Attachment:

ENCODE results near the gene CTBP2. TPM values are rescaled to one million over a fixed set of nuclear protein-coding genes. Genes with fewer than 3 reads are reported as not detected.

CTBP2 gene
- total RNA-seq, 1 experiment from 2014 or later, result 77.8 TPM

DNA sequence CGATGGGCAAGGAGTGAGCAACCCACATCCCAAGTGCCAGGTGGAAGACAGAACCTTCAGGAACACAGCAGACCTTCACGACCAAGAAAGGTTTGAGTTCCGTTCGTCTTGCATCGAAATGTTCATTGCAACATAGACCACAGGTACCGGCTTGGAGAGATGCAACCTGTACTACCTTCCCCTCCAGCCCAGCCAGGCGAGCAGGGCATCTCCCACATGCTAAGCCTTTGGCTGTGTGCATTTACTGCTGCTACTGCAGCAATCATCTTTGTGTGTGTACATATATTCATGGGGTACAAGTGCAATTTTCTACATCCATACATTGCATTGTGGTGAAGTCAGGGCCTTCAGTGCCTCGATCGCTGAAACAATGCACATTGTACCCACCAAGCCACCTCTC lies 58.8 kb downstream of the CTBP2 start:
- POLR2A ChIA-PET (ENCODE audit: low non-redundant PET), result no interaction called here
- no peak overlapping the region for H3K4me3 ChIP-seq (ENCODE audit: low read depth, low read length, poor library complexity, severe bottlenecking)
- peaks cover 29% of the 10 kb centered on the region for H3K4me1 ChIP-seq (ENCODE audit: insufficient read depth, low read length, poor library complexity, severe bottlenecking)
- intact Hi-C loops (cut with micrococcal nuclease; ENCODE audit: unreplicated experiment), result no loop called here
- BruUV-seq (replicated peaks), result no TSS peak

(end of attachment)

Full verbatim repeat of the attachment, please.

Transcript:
ENCODE results near the gene CTBP2. TPM values are rescaled to one million over a fixed set of nuclear protein-coding genes. Genes with fewer than 3 reads are reported as not detected.

CTBP2 gene
- total RNA-seq, 1 experiment from 2014 or later, result 77.8 TPM

DNA sequence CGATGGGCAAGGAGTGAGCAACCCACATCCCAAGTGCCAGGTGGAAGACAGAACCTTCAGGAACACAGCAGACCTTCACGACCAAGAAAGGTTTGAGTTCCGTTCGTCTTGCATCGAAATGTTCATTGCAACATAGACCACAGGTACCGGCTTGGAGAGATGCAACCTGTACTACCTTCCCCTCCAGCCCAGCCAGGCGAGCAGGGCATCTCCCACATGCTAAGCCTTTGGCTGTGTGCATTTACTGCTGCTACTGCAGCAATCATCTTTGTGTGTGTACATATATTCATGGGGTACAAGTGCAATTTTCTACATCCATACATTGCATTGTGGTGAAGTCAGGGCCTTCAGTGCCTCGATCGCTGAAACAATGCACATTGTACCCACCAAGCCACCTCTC lies 58.8 kb downstream of the CTBP2 start:
- POLR2A ChIA-PET (ENCODE audit: low non-redundant PET), result no interaction called here
- no peak overlapping the region for H3K4me3 ChIP-seq (ENCODE audit: low read depth, low read length, poor library complexity, severe bottlenecking)
- peaks cover 29% of the 10 kb centered on the region for H3K4me1 ChIP-seq (ENCODE audit: insufficient read depth, low read length, poor library complexity, severe bottlenecking)
- intact Hi-C loops (cut with micrococcal nuclease; ENCODE audit: unreplicated experiment), result no loop called here
- BruUV-seq (replicated peaks), result no TSS peak